Samuel R. Delany: Overview

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Author: George Slusser
Editor: Jay P. Pederson
Date: 1996
Publisher: Gale
Document Type: Critical essay
Length: 3,568 words

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Delany's career is a fascinating one in terms of the cultural development of science fiction. Born in Harlem in 1942, Delany's own transmigration took him into the nascent hippie culture, and in 1962, with the publication of his first novel, The Jewels of Aptor (he was 20 at the time), into a world of pulp science fiction then undergoing radical reorientation. In the early 1960s, Campbell's "Golden Age" was over, but it had generated a flood of writers and formulas that poured, from the mid-50s on, into the new medium of paperback novels. Out of this flow, however, a new kind of SF writer was emerging. Judith Merril's blurb on the cover of the Ace Books first edition of Jewels of Aptor sees in young Delany "a mythopoetic power comparable only to that of Sturgeon, Ballard, Vonnegut, and Cordwainer Smith." Here we have the emerging line: Sturgeon, link to the Golden Age; Ballard and Vonnegut, British and American surrealists respectively; the indescribable SF fantasist "Cordwainer Smith." Delany's early work, published in the (for the decade) garish and pulpy Ace paperback line, fits at once into this emergent "mythopoetic" SF tradition. His career, from this point on, is a voyage, via the "New Wave" SF, out of this pulp matrix, into first of all the world of "literature," then (following perhaps the much-discussed exhaustion of that literature), into the academic world of postmodernism, and a university professorship.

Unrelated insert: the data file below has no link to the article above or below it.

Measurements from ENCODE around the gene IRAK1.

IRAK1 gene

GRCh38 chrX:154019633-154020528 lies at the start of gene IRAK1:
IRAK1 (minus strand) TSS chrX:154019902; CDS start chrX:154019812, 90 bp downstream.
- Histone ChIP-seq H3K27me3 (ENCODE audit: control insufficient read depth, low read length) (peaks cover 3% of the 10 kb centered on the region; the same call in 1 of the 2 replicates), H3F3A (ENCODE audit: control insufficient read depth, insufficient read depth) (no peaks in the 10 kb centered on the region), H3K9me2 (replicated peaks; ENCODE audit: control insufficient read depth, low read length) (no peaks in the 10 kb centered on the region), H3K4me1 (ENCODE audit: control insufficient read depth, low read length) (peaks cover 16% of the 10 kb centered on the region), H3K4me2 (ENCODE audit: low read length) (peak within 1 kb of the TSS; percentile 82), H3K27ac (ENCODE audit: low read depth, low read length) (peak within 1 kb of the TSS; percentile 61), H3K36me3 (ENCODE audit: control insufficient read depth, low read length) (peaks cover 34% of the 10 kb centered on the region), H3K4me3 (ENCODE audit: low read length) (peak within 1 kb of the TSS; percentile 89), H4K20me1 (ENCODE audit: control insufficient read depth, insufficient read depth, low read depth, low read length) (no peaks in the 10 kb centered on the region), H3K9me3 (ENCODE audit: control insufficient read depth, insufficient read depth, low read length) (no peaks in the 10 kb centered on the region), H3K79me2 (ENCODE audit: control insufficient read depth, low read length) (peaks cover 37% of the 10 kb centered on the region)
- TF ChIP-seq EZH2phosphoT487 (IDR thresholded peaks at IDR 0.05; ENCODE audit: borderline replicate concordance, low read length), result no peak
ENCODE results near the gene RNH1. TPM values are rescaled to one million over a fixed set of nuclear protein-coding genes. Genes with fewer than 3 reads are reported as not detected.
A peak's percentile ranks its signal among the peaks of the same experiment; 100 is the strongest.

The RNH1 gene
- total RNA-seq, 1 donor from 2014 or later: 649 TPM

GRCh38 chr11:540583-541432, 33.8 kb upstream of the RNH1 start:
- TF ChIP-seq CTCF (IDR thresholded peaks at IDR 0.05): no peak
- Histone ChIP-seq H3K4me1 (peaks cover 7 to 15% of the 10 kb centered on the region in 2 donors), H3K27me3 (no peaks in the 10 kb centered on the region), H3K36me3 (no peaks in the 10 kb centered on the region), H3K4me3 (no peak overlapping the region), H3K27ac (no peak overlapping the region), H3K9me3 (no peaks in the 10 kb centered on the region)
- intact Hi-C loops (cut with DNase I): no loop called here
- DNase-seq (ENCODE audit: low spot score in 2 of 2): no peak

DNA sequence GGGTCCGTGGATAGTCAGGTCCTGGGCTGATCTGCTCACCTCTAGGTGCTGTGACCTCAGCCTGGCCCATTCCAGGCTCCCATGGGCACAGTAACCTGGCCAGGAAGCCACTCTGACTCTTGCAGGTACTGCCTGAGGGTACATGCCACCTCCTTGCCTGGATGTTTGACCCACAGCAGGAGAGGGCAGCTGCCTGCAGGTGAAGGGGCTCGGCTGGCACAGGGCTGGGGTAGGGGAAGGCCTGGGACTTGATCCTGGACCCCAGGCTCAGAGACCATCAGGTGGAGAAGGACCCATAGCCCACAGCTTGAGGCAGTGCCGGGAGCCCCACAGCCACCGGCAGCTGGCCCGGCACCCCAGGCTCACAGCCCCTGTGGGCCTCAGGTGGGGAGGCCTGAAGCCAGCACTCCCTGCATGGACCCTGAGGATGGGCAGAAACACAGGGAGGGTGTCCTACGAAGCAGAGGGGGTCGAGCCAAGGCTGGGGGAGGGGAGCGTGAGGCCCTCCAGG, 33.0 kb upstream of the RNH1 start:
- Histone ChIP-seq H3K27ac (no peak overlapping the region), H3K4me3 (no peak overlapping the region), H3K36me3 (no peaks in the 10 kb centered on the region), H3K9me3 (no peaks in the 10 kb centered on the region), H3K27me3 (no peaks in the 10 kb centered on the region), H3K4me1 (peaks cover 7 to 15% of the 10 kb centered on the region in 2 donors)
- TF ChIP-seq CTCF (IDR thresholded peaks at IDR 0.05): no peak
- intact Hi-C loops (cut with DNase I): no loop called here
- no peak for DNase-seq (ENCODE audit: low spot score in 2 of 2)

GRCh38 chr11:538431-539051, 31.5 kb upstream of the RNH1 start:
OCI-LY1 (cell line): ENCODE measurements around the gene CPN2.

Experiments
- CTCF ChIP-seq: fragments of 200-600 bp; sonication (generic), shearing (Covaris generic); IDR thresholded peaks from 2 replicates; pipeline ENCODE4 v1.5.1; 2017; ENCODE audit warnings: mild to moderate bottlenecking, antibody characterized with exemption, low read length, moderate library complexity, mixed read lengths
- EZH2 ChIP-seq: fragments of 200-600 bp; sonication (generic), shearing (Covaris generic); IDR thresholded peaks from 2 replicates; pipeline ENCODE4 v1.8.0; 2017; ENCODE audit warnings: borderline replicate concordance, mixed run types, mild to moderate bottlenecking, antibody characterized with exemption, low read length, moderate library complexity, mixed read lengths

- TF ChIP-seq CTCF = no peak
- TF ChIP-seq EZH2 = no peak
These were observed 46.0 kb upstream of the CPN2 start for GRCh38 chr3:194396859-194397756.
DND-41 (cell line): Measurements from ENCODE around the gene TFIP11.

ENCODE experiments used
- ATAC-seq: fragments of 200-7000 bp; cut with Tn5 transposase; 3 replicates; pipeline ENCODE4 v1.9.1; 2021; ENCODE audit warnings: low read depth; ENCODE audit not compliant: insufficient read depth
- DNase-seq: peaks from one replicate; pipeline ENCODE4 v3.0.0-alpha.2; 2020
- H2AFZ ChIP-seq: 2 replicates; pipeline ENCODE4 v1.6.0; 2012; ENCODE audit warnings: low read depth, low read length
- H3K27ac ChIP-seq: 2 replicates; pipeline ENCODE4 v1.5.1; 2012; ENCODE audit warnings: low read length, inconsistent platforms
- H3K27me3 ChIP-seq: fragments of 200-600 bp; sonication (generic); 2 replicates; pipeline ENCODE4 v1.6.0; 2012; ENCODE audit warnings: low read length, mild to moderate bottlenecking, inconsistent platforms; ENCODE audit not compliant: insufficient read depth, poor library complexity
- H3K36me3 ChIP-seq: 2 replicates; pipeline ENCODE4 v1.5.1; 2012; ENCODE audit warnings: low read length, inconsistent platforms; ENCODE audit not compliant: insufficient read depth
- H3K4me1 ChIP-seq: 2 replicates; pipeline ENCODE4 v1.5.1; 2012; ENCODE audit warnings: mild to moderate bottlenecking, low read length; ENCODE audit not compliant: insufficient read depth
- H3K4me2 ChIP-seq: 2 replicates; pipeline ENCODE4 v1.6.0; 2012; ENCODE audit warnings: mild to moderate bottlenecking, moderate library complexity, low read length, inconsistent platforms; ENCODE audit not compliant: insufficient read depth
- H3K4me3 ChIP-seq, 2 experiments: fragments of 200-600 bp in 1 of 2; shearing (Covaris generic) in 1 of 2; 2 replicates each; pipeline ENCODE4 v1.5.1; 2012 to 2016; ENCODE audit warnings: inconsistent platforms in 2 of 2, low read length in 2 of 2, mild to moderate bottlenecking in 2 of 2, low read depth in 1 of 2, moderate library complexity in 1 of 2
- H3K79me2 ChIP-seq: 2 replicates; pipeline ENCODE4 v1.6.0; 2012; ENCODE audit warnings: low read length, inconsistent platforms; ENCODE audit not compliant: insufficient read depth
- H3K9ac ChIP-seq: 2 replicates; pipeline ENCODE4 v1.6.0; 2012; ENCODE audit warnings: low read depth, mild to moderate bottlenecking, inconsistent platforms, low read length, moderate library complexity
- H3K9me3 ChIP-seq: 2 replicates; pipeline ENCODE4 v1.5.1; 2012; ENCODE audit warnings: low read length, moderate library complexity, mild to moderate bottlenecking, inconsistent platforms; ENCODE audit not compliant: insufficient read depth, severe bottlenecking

From the beginning, it is clear Delany entered science fiction with the desire to be a "literary" writer. His earliest novels—Jewels of Aptor, and the three novels that comprise The Fall of the Towers (Captives of the Flame, 1963; The Towers of Toron, 1964; and City of a Thousand Suns, 1965)—all reveal a highly sophisticated sense of literary composition, and what we call today a "metafictional" mastery of pulp conventions, which Delany employs as framing devices that allow him to explore complex questions of human communication and multi-ethnicity. It is curious today to see a work such as The Towers of Toron coupled, back to back in the Ace Double format, with a novel like Robert Moore Williams's The Lunar Eye, adorned with the tag—BEWARE: SPIES FROM SPACE! The young Delany had to cut his grandiose fictional designs to fit such formats; he saw his novels adorned with covers by current pulp artists like Jack Gaughan, some in the pseudo-surrealist mode of Richard Gid Powers, others in the stock lantern-jawed hero style, but none fitting the content of his fictions. Delany has striven in later editions of these early works (the 1968 version of Jewels is an example) to restore the often sizeable passages cut from the original editions.

Of the early fiction, The Fall of the Towers is most interesting in its sense of design and scope; in terms of the intricate variational system Delany builds here, this large work looks forward to the labyrinthine complexities of Dhalgren (1975), and even those of the Nevèrÿon series (begun with Tales of Nevèrÿon, 1979). Already in this...

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Gale Document Number: GALE|H1420002178